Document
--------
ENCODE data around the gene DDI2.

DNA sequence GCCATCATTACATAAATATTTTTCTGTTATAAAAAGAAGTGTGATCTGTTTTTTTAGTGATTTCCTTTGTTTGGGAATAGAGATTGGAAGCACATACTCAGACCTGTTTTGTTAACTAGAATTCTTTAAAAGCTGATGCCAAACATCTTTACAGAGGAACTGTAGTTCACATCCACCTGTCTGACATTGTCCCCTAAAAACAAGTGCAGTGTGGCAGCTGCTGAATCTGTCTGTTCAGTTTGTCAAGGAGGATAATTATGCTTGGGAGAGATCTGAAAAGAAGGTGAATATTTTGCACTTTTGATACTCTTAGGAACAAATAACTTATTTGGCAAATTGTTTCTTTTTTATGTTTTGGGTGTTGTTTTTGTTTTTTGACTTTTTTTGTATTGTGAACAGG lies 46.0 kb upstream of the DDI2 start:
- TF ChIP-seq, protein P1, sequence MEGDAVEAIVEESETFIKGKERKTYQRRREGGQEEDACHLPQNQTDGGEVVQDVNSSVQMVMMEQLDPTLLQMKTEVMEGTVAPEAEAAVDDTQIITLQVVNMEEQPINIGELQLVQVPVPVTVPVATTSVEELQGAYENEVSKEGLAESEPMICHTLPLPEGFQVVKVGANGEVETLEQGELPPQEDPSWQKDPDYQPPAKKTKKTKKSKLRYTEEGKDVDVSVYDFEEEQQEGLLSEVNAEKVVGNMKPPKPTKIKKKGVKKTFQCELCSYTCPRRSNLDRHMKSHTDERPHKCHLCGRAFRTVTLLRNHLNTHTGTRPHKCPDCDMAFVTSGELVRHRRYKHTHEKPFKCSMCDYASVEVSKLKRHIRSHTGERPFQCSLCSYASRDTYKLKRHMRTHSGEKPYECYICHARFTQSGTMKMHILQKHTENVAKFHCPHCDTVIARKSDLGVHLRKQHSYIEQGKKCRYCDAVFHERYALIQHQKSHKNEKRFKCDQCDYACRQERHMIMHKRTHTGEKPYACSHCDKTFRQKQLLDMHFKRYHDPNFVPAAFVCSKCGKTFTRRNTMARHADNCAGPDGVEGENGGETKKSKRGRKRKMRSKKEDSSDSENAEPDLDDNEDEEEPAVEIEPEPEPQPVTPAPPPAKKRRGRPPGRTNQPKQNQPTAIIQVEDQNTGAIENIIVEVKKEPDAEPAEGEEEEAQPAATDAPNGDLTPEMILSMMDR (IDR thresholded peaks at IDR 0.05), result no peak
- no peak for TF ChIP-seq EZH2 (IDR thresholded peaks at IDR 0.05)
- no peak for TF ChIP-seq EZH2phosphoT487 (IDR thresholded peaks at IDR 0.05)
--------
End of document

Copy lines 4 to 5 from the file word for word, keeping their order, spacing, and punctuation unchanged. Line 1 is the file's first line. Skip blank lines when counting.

- no peak for TF ChIP-seq EZH2 (IDR thresholded peaks at IDR 0.05)
- no peak for TF ChIP-seq EZH2phosphoT487 (IDR thresholded peaks at IDR 0.05)